September 5, 2019

Help students avoid backpack pain with these tips from Children’s Hospital

Backpacks are a necessity for school, and they don’t need to cause pain for the students who carry them

With area schools in full swing and homework assignments piling up, doctors at Monroe Carell Jr. Children’s Hospital at Vanderbilt urge parents to check their child’s backpack.

Heavy backpacks can lead to back pain, according to Megan Johnson, MD, assistant professor of Orthopaedic Surgery and Rehabilitation at Children’s Hospital.

“Backpacks these days are too heavy,” said Johnson. “Parents ask us about backpacks all the time and we tell them bigger is not always better when it comes to choosing a backpack because people tend to want to fill them up. And most of the time, they are not loaded properly, which can contribute to back pain, neck strain and posture problems.

“It is so important that students use their backpacks correctly — use both arm straps, not just one and if there are additional clips, across the chest or around the waist, use them. We also want to reinforce that backpacks need to be centered on the back and not hanging below the waist, which can be achieved by adjusting the shoulder straps.

“All of these adjustments will help distribute the weight of various items students are carrying in their backpacks.”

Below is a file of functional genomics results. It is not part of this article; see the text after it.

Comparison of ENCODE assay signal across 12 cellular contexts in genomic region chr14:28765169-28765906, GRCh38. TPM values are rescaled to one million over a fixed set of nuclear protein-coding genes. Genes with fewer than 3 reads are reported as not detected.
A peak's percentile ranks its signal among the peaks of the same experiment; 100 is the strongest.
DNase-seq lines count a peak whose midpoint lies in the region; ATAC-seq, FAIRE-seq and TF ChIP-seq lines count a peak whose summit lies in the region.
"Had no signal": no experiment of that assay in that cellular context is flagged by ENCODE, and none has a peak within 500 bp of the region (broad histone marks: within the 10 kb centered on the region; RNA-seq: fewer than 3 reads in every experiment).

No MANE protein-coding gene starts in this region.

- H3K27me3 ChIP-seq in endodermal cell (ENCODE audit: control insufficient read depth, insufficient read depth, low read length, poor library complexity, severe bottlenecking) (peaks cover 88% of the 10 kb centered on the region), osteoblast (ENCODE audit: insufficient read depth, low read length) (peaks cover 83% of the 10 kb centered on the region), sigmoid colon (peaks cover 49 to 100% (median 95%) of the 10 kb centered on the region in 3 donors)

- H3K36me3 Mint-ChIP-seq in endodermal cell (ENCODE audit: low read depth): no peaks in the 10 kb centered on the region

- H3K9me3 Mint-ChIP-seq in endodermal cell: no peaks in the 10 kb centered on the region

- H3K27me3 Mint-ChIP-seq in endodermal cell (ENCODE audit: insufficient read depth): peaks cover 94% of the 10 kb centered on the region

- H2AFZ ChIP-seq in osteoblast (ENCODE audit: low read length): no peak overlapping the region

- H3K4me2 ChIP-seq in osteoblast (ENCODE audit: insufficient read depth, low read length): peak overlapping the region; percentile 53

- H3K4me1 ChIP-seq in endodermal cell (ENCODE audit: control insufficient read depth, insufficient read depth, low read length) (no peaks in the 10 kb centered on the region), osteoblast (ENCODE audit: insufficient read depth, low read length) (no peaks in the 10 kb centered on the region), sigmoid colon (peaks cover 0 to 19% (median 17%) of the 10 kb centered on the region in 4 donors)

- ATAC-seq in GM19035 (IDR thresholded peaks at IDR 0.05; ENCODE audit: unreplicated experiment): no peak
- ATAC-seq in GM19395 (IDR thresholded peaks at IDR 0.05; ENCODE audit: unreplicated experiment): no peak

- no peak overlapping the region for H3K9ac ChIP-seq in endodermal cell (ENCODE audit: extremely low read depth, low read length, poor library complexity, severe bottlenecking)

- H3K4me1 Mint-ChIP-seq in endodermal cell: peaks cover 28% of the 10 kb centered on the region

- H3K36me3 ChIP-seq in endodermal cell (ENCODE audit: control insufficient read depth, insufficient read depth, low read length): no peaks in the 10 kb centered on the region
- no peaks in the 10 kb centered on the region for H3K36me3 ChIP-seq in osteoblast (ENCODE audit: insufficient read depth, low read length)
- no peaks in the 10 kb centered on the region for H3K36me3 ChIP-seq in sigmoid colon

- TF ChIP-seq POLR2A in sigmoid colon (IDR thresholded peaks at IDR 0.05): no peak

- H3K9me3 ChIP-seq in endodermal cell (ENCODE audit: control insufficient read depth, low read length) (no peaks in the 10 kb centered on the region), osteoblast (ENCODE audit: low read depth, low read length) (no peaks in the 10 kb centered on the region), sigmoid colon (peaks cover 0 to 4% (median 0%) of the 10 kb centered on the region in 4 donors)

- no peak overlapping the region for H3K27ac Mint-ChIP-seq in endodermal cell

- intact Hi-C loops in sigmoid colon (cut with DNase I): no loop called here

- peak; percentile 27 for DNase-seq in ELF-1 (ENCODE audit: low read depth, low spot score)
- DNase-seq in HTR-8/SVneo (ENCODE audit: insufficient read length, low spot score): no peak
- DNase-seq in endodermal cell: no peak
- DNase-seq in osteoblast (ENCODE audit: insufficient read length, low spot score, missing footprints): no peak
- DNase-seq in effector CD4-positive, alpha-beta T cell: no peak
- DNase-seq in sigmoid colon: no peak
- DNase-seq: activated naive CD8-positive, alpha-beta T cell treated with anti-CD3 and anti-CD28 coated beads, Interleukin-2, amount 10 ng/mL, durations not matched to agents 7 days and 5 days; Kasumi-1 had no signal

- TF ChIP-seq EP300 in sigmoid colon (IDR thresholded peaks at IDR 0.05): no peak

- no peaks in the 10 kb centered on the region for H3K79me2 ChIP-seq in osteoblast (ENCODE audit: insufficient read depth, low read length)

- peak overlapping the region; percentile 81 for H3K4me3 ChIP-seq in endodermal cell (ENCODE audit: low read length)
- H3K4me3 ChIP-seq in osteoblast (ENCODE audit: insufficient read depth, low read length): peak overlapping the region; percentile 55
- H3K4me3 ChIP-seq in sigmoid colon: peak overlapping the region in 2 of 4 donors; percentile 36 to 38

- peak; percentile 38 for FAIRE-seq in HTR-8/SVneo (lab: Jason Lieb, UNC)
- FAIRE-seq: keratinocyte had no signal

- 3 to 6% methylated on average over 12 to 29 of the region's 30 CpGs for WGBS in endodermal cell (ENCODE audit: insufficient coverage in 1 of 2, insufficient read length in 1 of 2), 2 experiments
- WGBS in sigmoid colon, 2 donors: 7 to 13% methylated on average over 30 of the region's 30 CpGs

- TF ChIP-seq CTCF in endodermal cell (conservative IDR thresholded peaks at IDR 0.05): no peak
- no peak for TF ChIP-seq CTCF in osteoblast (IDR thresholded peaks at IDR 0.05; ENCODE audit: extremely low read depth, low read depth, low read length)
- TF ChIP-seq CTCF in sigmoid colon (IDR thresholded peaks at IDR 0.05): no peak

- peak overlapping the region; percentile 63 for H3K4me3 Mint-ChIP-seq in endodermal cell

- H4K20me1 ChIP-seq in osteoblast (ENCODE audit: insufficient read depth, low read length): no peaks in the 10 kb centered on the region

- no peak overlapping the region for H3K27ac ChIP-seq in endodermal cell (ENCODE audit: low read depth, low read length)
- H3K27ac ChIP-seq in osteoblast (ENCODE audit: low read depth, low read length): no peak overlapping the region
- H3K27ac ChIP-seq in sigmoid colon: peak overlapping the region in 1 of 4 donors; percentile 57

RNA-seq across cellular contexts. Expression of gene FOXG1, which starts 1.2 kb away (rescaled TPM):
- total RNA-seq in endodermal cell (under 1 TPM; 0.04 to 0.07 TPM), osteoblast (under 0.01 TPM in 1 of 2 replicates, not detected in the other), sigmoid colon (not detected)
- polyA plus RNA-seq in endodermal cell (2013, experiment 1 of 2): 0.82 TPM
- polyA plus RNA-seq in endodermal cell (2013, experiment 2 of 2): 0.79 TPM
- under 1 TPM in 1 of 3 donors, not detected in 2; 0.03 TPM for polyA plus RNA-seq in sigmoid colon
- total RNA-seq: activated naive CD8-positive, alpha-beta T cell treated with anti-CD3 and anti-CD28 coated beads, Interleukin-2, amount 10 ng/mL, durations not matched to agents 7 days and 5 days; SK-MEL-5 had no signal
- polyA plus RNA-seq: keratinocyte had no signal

Johnson offers the following tips to help ensure backpack safety and injury prevention:

  • Distribute weight evenly: Heavier and bigger items should be placed in the bottom of the backpack and closer to the child’s back. Utilize as many of the pockets as possible to further disperse the load. Ensure that the straps are padded.
  • Leave books or larger items in a locker or at home: Many children carry all their books, even though they may not use them every day. Bring home only the items needed for homework. If there is a large binder, consider taking out the sheets required for an assignment.
  • Accommodations are possible: If a child already experiences back pain, consider speaking with school personnel to obtain a second set of books for home or extra time between classes without penalty. In some cases rolling backpacks are permitted with a physician note.
  • Look for signs of heavy backpacks. Numbness, tingling or discomfort in the arms or legs may indicate an issue with the way a child is carrying a backpack. Watch to see if a child struggles to put on or take off a backpack. Generally, children should carry no more than 10 to 15 percent of their body weight in their backpack.